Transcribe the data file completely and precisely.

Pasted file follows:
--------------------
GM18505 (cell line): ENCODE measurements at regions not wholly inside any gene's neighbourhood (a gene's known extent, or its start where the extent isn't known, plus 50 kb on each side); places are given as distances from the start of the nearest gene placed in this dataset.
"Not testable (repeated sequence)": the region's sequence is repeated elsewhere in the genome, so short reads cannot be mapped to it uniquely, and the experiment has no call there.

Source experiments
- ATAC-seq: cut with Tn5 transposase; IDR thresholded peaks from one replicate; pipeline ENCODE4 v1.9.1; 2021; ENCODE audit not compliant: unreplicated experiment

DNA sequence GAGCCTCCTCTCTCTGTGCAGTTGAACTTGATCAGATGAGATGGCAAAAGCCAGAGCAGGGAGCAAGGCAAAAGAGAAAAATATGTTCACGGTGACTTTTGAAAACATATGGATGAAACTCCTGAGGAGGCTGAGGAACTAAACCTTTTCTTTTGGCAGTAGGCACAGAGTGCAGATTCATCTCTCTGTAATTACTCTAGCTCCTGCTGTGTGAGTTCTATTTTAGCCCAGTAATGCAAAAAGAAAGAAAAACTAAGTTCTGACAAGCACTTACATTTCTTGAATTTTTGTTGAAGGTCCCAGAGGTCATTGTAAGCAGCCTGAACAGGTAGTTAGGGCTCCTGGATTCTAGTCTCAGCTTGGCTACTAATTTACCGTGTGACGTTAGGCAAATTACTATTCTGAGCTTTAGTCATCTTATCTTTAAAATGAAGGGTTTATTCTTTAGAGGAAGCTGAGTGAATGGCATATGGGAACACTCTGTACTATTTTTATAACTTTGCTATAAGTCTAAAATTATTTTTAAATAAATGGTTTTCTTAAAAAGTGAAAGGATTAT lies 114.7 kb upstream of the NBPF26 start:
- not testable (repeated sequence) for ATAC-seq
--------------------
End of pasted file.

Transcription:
GM18505 (cell line): ENCODE measurements at regions not wholly inside any gene's neighbourhood (a gene's known extent, or its start where the extent isn't known, plus 50 kb on each side); places are given as distances from the start of the nearest gene placed in this dataset.
"Not testable (repeated sequence)": the region's sequence is repeated elsewhere in the genome, so short reads cannot be mapped to it uniquely, and the experiment has no call there.

Source experiments
- ATAC-seq: cut with Tn5 transposase; IDR thresholded peaks from one replicate; pipeline ENCODE4 v1.9.1; 2021; ENCODE audit not compliant: unreplicated experiment

DNA sequence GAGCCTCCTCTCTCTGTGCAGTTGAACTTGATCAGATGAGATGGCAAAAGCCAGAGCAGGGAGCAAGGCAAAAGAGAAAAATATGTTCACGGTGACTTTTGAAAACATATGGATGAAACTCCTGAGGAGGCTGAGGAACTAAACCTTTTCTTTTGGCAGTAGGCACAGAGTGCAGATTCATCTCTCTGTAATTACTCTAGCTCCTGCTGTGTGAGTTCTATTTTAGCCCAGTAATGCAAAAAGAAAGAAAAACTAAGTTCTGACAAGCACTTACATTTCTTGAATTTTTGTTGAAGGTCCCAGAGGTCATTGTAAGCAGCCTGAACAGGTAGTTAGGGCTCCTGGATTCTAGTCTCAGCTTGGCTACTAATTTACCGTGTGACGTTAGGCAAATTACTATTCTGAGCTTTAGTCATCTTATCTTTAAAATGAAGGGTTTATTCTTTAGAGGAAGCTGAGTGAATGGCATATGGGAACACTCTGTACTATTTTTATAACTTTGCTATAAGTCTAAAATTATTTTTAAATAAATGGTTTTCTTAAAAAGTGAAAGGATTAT lies 114.7 kb upstream of the NBPF26 start:
- not testable (repeated sequence) for ATAC-seq